Cloud Security Posture Assessment with Scout Suite
A brief on cloud security posture assessment for Google Cloud with Scout Suite.
While hyperscaler platforms like AWS, Azure and Google Cloud are investing billions to secure the underlying cloud infrastructure, cloud customers are still struggling to secure their applications and services. Not a week goes by without a headline-grabbing data breach or leakage from an avoidable misconfiguration. In fact, according to a recent IDC study, 98% of the surveyed organizations reported having at least one cloud data breach in the previous 18 months!
To tackle this problem, the hyperscalers and other security vendors offer CSPM (Cloud Security Posture Management) tools and capabilities to proactively and reactively identify and remediate security risks. However, commercial offerings may not always be affordable for customers just starting out with cloud, despite security being a top priority. Thankfully, there are a few open-source tools addressing this space. In a previous post, I covered CloudSploit by Aqua. Today, I'll explore Scout Suite by the NCC Group.
What is Scout Suite?
Scout Suite is an open-source cloud infrastructure security auditing tool. It officially supports AWS, Azure and Google Cloud, with support for Alibaba Cloud and Oracle Cloud Infrastructure in alpha. It uses APIs provided by the hyperscalers to gather configuration data from cloud environments, and runs manual inspections against the data. For this walk-through, we'll run the scans against Google Cloud assets.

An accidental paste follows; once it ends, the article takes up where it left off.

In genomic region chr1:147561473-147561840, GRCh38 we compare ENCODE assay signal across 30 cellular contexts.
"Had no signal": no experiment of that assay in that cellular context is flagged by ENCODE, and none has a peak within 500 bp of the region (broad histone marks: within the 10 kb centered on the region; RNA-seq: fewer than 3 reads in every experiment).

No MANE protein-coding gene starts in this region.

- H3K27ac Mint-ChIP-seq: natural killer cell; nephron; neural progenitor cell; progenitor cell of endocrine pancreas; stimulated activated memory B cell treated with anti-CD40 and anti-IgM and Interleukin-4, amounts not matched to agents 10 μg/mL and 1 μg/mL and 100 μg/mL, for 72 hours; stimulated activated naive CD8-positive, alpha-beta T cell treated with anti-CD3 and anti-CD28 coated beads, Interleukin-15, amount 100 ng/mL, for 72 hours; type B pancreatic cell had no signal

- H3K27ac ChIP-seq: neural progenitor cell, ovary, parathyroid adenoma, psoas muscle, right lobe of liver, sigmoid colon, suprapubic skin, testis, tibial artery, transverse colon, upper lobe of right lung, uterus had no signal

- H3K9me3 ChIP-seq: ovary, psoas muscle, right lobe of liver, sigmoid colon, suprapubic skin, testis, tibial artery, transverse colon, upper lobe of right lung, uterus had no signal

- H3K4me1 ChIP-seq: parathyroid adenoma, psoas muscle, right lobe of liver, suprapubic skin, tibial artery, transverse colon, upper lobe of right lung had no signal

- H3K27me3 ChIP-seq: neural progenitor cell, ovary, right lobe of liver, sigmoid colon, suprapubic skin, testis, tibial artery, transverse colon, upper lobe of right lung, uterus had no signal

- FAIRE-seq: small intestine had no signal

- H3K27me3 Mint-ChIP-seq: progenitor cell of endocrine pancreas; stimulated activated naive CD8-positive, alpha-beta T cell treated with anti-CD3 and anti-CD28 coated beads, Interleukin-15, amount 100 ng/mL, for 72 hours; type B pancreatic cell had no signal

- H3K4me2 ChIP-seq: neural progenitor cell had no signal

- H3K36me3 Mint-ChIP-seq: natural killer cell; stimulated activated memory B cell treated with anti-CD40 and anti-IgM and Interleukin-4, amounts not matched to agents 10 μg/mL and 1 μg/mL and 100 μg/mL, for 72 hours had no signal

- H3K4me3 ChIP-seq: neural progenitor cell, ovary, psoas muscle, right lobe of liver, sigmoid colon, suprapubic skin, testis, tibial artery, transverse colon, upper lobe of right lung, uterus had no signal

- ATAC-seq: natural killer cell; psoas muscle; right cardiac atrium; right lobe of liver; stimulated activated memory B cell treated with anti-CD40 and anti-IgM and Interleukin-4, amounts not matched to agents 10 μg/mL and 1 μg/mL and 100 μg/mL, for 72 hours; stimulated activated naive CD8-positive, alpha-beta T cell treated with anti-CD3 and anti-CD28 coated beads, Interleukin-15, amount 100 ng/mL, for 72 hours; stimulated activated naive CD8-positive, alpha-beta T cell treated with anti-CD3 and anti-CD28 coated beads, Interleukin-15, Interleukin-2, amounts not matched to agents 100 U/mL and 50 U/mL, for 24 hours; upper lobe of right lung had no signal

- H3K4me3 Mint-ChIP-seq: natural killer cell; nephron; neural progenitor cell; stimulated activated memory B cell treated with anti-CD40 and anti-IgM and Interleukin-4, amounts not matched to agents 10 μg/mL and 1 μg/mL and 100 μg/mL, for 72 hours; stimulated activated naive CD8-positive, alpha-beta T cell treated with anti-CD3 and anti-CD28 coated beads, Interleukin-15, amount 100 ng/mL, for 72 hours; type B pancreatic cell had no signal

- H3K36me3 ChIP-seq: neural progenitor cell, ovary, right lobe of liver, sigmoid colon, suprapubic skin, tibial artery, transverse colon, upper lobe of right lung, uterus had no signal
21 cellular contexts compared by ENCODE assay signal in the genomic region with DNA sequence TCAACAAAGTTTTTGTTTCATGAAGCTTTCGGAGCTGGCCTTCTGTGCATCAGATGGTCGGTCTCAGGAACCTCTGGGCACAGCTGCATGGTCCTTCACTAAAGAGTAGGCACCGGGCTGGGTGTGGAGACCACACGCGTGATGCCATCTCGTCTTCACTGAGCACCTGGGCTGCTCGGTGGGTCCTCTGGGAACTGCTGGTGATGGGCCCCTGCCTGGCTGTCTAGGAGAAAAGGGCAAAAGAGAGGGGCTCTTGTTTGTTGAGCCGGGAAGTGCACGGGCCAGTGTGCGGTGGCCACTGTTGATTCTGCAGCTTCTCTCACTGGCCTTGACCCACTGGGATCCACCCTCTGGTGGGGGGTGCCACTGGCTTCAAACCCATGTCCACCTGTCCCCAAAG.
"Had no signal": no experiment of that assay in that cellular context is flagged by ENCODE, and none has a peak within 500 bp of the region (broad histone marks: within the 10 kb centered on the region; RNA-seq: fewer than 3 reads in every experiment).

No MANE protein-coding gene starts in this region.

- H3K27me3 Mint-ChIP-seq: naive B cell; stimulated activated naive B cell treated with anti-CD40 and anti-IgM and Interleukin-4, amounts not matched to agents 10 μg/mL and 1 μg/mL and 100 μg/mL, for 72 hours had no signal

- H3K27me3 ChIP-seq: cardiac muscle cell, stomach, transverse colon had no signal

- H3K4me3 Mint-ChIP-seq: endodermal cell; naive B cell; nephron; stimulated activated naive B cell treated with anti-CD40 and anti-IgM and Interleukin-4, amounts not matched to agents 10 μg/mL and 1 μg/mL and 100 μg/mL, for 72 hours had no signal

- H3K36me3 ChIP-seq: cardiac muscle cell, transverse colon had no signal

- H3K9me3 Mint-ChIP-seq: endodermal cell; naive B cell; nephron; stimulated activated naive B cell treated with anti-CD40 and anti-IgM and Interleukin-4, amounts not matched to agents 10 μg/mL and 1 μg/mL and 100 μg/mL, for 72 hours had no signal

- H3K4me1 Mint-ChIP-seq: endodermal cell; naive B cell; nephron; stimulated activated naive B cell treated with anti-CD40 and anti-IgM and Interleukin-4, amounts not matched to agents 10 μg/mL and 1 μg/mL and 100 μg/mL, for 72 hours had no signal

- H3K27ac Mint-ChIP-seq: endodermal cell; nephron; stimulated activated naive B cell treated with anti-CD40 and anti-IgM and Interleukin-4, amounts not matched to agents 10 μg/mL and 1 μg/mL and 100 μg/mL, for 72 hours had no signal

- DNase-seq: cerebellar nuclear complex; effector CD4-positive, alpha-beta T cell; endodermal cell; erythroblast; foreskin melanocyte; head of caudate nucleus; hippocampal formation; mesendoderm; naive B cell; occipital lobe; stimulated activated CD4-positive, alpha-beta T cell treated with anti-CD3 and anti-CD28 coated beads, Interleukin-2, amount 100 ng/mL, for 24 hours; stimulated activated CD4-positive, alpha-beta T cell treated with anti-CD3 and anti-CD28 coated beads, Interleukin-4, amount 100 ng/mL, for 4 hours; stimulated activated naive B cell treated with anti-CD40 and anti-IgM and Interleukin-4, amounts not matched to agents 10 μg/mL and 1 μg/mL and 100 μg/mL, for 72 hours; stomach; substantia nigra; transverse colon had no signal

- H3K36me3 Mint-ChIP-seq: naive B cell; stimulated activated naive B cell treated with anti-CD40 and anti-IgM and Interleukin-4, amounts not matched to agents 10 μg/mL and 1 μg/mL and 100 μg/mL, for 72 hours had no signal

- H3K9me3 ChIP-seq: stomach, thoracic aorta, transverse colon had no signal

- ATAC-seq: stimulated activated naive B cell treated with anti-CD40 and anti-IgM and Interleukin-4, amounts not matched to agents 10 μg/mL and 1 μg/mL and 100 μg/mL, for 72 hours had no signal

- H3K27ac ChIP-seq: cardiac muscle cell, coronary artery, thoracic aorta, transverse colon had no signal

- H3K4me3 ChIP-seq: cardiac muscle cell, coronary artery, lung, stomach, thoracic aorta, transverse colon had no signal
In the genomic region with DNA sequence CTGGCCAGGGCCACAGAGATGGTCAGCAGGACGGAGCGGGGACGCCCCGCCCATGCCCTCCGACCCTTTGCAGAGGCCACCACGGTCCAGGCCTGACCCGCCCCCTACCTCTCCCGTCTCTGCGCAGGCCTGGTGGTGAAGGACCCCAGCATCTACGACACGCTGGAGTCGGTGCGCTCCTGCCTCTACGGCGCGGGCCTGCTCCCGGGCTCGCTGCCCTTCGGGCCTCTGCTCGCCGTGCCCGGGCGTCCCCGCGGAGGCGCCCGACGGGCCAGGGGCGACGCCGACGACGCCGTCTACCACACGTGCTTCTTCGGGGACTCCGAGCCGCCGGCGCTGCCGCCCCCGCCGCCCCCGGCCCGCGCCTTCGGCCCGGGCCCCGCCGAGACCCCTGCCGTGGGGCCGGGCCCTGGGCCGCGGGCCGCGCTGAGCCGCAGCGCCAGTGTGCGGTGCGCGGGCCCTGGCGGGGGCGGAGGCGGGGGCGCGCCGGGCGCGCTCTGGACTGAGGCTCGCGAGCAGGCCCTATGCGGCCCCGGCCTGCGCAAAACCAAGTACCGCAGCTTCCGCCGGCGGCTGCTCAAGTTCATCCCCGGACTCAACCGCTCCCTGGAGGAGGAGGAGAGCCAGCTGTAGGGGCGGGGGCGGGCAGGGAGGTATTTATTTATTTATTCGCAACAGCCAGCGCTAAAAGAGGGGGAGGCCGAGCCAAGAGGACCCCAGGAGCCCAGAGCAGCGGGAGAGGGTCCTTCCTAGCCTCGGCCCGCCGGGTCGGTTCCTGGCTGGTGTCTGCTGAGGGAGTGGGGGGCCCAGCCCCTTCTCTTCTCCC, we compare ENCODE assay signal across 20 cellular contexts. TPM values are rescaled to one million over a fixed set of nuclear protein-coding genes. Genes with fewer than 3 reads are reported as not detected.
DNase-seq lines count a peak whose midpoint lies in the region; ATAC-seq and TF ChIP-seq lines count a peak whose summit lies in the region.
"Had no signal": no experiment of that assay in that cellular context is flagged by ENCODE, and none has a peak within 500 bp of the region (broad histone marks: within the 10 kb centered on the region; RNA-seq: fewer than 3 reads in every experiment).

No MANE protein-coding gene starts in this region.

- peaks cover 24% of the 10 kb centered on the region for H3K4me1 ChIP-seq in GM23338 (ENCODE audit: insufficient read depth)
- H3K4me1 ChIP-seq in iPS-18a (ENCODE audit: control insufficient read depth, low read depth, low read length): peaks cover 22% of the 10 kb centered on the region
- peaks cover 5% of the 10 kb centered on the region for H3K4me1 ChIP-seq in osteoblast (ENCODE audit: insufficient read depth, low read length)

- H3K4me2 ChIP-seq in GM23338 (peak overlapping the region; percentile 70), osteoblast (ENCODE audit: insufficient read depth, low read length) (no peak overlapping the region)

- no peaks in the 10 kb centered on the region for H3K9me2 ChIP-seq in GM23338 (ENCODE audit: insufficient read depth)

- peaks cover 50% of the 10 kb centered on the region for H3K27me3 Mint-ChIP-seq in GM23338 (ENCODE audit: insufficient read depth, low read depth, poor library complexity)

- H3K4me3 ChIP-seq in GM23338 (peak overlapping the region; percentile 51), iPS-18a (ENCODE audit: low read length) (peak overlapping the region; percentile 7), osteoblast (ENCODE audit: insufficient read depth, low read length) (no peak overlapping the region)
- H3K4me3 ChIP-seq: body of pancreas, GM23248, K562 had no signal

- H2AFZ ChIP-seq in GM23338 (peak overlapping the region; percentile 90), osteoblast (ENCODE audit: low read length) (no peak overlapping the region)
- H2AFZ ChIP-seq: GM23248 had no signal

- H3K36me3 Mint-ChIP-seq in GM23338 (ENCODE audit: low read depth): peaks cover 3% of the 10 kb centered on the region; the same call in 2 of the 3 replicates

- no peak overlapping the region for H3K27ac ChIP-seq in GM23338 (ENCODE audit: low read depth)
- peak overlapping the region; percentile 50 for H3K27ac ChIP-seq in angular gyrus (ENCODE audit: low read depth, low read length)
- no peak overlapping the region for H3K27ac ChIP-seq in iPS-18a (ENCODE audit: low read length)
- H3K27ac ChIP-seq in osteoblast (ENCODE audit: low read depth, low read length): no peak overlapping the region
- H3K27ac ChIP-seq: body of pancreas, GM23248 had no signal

Set up the Scout Suite Service Account
I'm assuming that you already have a Google Cloud account and project set up. If you don't, sign up here - new customers get a generous $300 credit for 90 days, with several always-free products once the trial period expires.
Scout Suite can be executed either in the context of the user running the CLI commands or a non-interactive service account created solely for such scans. Use the
--user-account flag for users, and
--service-account flag for service accounts. Let's create a service account with view-only privileges to the Google Cloud project you want to assess. You can run Scout Suite at a folder or organization level too if you wish - create and grant privileges to the service account accordingly.
Enable billing on your account, create a new project, and follow the steps below.
- Launch Google Cloud Console and navigate to
IAM & Admin>
- Click on